What you should know about materials...


Before you approach the selection of furniture material, you should clearly realize which of your requirements the material must satisfy – and what you expect from the material used in your furniture.

The price of furniture material reveals nothing about its characteristics: for example, its durability, the care required, soiling behaviour and the light-fastness of the material used in the furniture. The sum total of its characteristics indicates the quality of a material.

We employ only high-quality materials. Our collection information provides the quality characteristics and the quality grade of the materials we use. The quantity of material used per model depends on calculations for the design of our furniture covering material. If the customer provides the cover material, coordination with us is required according to material characteristics, including provision of samples or strips.


The origin of a fibre can allow conclusions on its characteristics. In turn, these conclusion have decisive influence on the quality of the material.

Distinction is drawn between natural and synthetic fibres. Further distinction is made for natural fibres between those of plant and those of animal origins.

For synthetic fibres, further distinction is drawn between natural polymers and synthetic polymers.




Cotton yarn is manufactured from the long seed fibres of the cotton boll.

Similarly to wool, cotton is exceptionally resistant to mechanical and chemical influences. It demonstrates good tear resistance, especially good wet strength and good abrasion resistance. In addition, it is relatively resistant to heat. Although cotton fibres soil much more quickly than do wool fibres, they are easily to clean.


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  • gut zu Bleichen und zu Färben
  • säureempfindlich





Wool is the designation for the hair of a sheep. Shorn wool is the designation of wool shorn only from living sheep. Wool quality is assessed according to the uniformity and the fineness of the wool hair. The length, thickness, curliness and gloss of the wool are important for their characteristics for use in furniture material.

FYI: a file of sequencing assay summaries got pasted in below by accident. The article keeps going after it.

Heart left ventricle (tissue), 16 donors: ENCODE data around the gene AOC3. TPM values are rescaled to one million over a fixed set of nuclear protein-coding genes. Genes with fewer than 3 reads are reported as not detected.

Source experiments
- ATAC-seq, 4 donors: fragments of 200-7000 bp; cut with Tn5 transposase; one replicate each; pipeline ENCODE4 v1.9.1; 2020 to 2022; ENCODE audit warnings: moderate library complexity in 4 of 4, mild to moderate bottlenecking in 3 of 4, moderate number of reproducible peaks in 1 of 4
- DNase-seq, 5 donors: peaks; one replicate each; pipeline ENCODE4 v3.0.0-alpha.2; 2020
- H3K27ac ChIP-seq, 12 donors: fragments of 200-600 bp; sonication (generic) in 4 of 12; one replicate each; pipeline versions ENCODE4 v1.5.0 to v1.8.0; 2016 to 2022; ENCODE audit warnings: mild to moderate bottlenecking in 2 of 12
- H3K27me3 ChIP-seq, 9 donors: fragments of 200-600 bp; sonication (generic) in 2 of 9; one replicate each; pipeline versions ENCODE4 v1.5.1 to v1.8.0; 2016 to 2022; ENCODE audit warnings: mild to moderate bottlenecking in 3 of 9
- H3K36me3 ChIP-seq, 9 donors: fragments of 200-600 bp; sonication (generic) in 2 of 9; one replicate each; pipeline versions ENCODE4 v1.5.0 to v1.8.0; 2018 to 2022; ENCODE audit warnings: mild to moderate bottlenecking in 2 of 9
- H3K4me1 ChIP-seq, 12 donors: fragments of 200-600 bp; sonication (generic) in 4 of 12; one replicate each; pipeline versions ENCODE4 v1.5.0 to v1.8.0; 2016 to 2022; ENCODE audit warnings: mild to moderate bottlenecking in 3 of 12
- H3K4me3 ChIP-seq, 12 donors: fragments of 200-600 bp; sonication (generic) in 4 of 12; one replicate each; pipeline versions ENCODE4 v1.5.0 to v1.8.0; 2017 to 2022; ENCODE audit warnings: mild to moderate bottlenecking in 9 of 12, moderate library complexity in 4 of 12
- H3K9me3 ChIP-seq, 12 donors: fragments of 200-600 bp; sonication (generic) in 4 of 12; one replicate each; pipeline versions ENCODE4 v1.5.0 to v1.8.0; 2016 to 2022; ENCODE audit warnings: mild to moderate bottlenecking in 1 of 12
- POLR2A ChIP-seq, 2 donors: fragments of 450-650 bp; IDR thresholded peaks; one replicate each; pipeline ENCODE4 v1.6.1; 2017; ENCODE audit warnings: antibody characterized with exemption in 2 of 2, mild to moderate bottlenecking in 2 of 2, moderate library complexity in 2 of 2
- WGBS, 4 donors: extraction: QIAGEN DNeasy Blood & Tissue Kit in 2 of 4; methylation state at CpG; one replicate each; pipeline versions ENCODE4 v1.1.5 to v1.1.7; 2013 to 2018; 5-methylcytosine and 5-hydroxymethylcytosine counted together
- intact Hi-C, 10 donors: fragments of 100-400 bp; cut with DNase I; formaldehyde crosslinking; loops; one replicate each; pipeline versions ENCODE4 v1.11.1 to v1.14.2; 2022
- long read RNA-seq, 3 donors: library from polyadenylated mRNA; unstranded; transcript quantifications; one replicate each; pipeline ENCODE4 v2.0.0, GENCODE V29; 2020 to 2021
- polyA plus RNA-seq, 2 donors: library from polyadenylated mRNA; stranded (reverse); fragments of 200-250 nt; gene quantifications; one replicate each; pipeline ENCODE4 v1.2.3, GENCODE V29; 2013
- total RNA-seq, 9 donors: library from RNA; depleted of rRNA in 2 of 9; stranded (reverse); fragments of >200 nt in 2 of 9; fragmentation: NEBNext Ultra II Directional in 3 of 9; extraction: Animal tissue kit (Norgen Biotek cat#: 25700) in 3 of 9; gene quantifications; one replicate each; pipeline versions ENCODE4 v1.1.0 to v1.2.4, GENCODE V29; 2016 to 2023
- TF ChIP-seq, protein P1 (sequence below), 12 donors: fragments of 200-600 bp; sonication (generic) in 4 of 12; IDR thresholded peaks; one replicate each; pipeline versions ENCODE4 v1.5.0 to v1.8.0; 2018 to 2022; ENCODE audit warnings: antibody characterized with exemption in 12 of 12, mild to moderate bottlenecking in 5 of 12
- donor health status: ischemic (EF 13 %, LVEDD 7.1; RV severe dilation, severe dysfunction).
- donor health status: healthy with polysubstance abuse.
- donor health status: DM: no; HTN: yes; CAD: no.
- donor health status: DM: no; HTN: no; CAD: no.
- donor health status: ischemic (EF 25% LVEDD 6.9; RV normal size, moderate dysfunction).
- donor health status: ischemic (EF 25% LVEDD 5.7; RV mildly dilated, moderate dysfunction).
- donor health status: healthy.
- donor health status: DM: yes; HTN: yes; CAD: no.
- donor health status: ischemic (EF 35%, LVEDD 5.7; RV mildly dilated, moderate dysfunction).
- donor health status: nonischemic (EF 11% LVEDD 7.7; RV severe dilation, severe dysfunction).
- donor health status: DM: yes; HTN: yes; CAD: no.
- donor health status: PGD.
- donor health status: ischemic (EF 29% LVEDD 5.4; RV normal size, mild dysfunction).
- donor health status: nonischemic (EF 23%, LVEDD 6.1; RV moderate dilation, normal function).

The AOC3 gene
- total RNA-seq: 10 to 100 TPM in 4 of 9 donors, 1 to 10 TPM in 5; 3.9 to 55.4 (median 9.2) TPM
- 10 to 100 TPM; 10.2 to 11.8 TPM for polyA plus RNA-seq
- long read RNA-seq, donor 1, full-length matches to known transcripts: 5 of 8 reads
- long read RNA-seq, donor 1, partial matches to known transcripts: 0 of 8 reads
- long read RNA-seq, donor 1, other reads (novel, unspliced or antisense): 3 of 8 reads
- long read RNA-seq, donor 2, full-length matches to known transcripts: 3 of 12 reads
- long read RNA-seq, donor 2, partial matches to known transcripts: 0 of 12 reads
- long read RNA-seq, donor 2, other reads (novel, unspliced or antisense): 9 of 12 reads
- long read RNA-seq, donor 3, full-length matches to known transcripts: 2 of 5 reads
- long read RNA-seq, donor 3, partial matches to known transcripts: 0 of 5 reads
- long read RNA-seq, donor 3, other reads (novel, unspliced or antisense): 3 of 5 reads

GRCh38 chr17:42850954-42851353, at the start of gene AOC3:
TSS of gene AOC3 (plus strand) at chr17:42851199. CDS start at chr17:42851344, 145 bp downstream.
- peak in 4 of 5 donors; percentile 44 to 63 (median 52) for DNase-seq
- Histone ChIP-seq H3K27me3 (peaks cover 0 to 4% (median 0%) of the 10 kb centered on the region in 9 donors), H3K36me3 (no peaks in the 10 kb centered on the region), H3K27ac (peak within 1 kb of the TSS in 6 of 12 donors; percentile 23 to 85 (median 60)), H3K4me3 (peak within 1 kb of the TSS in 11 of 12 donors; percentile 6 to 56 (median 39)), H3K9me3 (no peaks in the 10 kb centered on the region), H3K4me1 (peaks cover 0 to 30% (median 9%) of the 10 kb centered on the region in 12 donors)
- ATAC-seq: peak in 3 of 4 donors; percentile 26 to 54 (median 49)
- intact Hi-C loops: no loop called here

Shorn wool compensates for temperature changes and can absorb up to one-third of its own weight in moisture, without feeling wet. Owing to its wool grease, shorn wool is naturally resistant to soiling and is somewhat resistant to fire. When wool fibres come near a flame, they draw back and burn – if they nevertheless catch fire – with only a small flame that is easily to extinguish. A distinction must be drawn to carded yarn (i.e., fulled yarn, with its slightly rough surface) and to worsted yarns with their significantly smoother and finer surface structure.

Shorn wool consists of many cells that have naturally developed. The exterior of the fibre cortex is covered with cuticle, whose sections remind us of roofing tiles as the lie over each other. The interior of the cuticle contains spindle-shaped cells. The individual cuticle cells of the fibre cortex are enclosed by fine, thin skin.



  • Gentleness to the skin
  • Breathability
  • Great moisture absorption
  • Good thermal insulation
  • Moderate to great abrasion resistance
  • Good strain values
  • Good wrinkle recovery
  • Sensitivity to hot water and steam
  • Sensitivity to caustic and alkaline agents
  • Susceptibility to insect infestation
  • Fire resistance




Viscose is considered a synthetic fibre, although its basic substance is cellulose. The cellulose is obtained from beech and pine wood. An elaborate process purifies and chemically modifies the wood fibres. Like cotton and shorn wool, viscose is very absorbent and therefore has good hygienic properties. Viscose is frequently sold in combination with other materials, which thereby provide it with greater durability. It is possible to treat viscose so as to be flame-retardant. One example of this possibility is the fibre Lenzig FR, which – in addition to applications in upholstery – is also frequently used for protective clothing


  • Very good absorbance of moisture
  • Soft feel
  • Good dyeability
  • Less wet strength than cotton



Polyester is a completely synthetic fibre, which exhibits very good tear and abrasion resistance, as well as excellent elasticity. Textiles made of polyester hold their shapes very well, are resistant to wrinkling and are especially easy to clean. A special impregnation of polyester fibres renders them fire-resistant.


  • Great tear resistance
  • Great durability
  • Great rubbing fastness
  • Substantial stretchability and elasticity
  • Slight absorbance of moisture
  • Sensitivity to heat
  • Resistance to mould
  • Great resistance to fading
  • Good ability to keep its shape


Trevira CS

Trevira CS is a polyester variant that is accordingly very durable and easy to keep clean. It is characterized by good colour fastness and light fastness. Trevira CS differs from basic polyester by its permanent flame-retardant properties. This results not from additional impregnation, but from a comonomer integrated into the fibre polymer. After the source of fire has extinguished, materials made of Trevira CS extinguish automatically.